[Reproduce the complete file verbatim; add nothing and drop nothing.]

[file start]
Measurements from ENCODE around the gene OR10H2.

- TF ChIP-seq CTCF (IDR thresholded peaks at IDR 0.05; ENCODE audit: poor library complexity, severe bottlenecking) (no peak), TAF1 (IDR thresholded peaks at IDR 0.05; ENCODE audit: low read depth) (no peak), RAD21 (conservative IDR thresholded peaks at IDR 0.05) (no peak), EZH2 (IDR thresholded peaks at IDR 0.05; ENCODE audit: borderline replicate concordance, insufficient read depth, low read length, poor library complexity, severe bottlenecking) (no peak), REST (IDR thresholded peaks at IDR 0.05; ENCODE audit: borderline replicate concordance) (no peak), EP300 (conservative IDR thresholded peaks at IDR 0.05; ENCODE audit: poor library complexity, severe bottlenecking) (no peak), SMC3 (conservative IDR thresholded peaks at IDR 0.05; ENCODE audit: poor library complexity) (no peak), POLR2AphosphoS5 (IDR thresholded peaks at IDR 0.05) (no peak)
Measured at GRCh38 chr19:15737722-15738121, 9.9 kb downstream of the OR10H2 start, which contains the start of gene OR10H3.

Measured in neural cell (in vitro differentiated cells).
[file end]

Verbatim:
Measurements from ENCODE around the gene OR10H2.

- TF ChIP-seq CTCF (IDR thresholded peaks at IDR 0.05; ENCODE audit: poor library complexity, severe bottlenecking) (no peak), TAF1 (IDR thresholded peaks at IDR 0.05; ENCODE audit: low read depth) (no peak), RAD21 (conservative IDR thresholded peaks at IDR 0.05) (no peak), EZH2 (IDR thresholded peaks at IDR 0.05; ENCODE audit: borderline replicate concordance, insufficient read depth, low read length, poor library complexity, severe bottlenecking) (no peak), REST (IDR thresholded peaks at IDR 0.05; ENCODE audit: borderline replicate concordance) (no peak), EP300 (conservative IDR thresholded peaks at IDR 0.05; ENCODE audit: poor library complexity, severe bottlenecking) (no peak), SMC3 (conservative IDR thresholded peaks at IDR 0.05; ENCODE audit: poor library complexity) (no peak), POLR2AphosphoS5 (IDR thresholded peaks at IDR 0.05) (no peak)
Measured at GRCh38 chr19:15737722-15738121, 9.9 kb downstream of the OR10H2 start, which contains the start of gene OR10H3.

Measured in neural cell (in vitro differentiated cells).